Saudi Arabia’s Withdrawal from the Moon Agreement

Written by Dr Ricky J Lee

 

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On 5 January 2023, Saudi Arabia gave notice to the United Nations of its withdrawal from the Agreement Governing the Activities of States on the Moon and Other Celestial Bodies (the “Moon Agreement”), to take effect on 5 January 2024.  This marks the first time any State has withdrawn from any of the five “United Nations Space Treaties”, the most widely accepted of which is the Treaty on Principles Governing the Activities of States in the Exploration and Use of Outer Space, including the Moon and Other Celestial Bodies (the “Outer Space Treaty”).

As the withdrawal follows Saudi Arabia’s signing of the Artemis Accords with the United States, there is speculation that the withdrawal is prompted by a perceived incompatibility between the Moon Agreement and the Artemis Accords.  Since Australia and Mexico are signatories to the Artemis Accords and also Parties to the Moon Agreement, it is prudent to explore this further.

The Moon Agreement

The Moon Agreement was adopted in 1979 to provide (eventually) a legal framework for the utilisation and exploitation of resources on the Moon and other celestial bodies.  With 18 States Parties, some commentators have found this anaemic compared with the uptake of the other U.N. Space Treaties; even though this is a treaty relating to the Moon, which only a handful of States have reached by uncrewed spacecraft, only one sent humans there, and none have begun mineral prospecting.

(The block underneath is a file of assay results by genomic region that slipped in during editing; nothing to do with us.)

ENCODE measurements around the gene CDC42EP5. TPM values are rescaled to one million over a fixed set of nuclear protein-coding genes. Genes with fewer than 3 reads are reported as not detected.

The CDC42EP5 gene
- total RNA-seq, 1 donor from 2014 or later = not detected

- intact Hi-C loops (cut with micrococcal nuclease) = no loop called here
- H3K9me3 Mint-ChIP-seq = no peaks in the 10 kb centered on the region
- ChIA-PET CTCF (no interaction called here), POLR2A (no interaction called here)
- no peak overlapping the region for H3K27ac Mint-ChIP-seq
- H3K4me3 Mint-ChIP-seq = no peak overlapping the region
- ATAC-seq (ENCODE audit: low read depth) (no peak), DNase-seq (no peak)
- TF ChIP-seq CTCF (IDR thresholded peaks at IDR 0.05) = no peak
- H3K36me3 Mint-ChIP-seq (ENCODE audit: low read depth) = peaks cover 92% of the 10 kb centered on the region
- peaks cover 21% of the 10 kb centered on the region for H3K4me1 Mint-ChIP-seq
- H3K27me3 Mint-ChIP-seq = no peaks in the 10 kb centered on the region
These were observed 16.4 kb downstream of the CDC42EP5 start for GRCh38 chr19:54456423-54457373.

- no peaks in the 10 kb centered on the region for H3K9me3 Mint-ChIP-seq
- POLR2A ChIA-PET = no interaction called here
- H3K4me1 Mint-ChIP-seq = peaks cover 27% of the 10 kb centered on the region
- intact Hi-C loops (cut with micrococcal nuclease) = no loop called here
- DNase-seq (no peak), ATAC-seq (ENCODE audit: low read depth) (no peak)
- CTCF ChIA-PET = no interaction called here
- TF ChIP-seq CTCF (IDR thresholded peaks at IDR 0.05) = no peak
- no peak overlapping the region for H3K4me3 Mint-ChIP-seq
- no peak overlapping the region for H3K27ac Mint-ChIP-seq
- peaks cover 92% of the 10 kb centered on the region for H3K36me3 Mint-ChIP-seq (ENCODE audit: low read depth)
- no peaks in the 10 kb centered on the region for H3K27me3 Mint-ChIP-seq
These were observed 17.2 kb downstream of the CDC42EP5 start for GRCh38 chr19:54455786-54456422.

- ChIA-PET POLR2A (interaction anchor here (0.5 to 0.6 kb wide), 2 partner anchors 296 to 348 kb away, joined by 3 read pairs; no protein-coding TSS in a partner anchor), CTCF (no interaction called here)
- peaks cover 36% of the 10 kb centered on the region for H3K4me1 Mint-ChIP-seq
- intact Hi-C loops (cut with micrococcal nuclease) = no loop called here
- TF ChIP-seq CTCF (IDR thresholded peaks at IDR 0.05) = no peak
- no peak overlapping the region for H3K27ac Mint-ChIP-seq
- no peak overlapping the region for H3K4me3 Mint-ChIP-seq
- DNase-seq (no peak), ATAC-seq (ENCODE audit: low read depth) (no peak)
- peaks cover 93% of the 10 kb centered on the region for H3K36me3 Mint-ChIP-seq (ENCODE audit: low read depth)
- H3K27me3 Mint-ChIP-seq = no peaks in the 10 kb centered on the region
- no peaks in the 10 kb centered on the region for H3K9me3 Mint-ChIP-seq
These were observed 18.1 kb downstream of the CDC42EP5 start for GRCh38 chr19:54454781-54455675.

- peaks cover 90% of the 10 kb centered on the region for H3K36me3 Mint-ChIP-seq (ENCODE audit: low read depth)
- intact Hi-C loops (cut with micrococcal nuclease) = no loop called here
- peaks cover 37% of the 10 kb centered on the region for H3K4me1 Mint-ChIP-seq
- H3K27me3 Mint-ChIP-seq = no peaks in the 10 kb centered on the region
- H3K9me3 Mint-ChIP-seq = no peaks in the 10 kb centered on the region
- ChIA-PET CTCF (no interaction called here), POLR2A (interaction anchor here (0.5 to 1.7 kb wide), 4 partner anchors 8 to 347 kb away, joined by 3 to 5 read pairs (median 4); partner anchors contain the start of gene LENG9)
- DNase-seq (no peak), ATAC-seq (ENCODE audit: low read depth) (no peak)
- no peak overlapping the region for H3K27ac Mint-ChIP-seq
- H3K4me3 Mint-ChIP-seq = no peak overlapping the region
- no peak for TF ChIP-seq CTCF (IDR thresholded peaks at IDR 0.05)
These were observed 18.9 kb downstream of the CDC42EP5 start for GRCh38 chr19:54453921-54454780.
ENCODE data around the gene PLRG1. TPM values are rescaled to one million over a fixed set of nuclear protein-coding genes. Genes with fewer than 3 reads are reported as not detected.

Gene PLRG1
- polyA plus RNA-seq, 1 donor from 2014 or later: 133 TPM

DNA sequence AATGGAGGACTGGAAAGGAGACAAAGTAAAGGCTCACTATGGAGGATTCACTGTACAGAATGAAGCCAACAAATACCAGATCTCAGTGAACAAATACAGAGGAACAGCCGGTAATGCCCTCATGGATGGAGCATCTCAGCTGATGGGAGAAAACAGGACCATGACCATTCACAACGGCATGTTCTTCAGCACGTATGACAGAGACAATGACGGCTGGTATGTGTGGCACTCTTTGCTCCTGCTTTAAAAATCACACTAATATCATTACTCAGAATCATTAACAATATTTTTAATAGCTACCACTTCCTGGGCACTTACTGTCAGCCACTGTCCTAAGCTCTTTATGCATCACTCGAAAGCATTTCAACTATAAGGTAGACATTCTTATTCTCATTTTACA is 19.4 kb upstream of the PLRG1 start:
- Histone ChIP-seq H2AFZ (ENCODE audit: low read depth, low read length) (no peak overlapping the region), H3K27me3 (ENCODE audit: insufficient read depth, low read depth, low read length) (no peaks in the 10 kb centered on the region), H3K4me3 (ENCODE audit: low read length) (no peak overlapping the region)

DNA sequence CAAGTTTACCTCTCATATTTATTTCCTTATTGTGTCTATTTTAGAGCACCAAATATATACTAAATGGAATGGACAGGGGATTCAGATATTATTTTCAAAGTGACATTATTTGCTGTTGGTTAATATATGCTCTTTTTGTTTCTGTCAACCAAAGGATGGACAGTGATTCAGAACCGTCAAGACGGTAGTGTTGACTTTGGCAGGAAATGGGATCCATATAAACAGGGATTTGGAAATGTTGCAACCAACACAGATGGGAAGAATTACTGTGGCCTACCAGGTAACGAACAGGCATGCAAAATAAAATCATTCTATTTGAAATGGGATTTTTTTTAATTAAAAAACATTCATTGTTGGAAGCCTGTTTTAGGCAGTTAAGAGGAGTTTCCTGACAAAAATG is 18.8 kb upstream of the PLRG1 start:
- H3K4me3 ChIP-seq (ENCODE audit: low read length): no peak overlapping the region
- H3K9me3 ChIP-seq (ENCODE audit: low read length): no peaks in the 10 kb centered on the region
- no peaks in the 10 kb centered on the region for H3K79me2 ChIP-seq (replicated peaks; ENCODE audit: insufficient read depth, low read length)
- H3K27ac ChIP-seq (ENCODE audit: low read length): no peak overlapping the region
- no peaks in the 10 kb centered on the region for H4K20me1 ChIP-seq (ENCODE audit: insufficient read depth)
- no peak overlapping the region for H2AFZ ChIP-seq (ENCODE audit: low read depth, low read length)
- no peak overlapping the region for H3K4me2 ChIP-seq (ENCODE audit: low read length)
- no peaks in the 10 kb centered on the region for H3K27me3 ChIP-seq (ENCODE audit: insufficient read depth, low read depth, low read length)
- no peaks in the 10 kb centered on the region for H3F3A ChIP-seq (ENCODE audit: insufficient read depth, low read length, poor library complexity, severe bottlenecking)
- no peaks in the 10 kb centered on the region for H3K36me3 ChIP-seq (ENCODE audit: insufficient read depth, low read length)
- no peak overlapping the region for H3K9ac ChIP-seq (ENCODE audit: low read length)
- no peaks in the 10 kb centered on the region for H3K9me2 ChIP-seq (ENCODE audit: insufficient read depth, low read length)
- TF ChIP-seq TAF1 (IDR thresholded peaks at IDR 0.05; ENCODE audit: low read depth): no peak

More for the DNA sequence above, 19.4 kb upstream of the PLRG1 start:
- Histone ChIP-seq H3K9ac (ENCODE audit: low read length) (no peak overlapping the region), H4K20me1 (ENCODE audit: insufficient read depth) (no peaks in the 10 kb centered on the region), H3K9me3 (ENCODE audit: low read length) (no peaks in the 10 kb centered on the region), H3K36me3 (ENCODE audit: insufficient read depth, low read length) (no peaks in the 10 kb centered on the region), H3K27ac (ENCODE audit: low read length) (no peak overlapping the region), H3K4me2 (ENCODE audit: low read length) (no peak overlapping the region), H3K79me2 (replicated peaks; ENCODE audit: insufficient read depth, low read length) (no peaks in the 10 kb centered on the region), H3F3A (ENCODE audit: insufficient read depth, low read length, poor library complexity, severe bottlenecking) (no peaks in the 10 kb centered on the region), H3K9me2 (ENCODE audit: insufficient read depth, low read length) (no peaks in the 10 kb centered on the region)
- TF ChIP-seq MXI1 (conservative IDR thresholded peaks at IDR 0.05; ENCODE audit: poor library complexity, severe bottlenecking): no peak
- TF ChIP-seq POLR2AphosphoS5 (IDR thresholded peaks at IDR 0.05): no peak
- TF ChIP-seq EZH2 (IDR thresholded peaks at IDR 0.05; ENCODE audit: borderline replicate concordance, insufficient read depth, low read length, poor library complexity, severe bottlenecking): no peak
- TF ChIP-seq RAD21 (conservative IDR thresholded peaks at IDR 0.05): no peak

The Moon Agreement does not establish a regulatory framework directly; Article 11(5) provides that the Parties are to meet and formulate this framework “as such exploitation is about to be feasible”.  It is not surprising that many States adopt a wait-and-see attitude, both in terms of the framework eventually created as well as the technological innovation needed.  After all, the International Seabed Authority was created in 1994 under the U.N. Convention on the Law of the Sea (“UNCLOS”) to regulate deep seabed mining and yet, nearly 30 years later, no mining is yet to occur.

Article 11(7) of the Moon Agreement commits the proposed regulatory framework to:

  • the orderly and safe development of space resources;
  • the rational management of these resources;
  • expand opportunities in the use of those resources; and
  • the equitable sharing by all States Parties in the benefits derived from those resources.

Moratorium under the Moon Agreement?

Some commentators have suggest that, as States are obliged under Article 11(5) to implement the regulatory framework when space mining becomes feasible, no space mining can occur until the framework is in place – in effect, that there is a moratorium until this happens.  This is perhaps supported in the timing of the implementation of the  deep seabed mining regime under UNCLOS, for there was a great deal of urgency in 1993 to (re)negotiate the features of this framework before UNCLOS entered into force in 1994.

One difficulty with the proposition of a moratorium is Article 11(8) of the Moon Agreement, which requires all space resources activities to be conducted consistently with the principles for the future framework prescribed in Article 11(7) – a redundant provision if there is indeed a moratorium.  Further, Part XI of UNCLOS required the regulatory regime to be created as and when it entered into force and not on a later date.  In any event, the travaux préparatoires of the Moon Agreement suggest pointedly that the agreed quid pro quo for deferring the creation of the regulatory framework was that there was to be no moratorium in the meantime.

Artemis Accords

In 2020, the Artemis Accords was signed by the space agencies of 8 States, including Australia.  By 1 June 2023, the space agencies of 25 States have signed the Artemis Accords.  The Artemis Accords is a bilateral non-binding agreement between the U.S. and the other signatories, setting out the rules and principles relating to activities on the Moon and Mars as well as participation in the U.S. Artemis Program.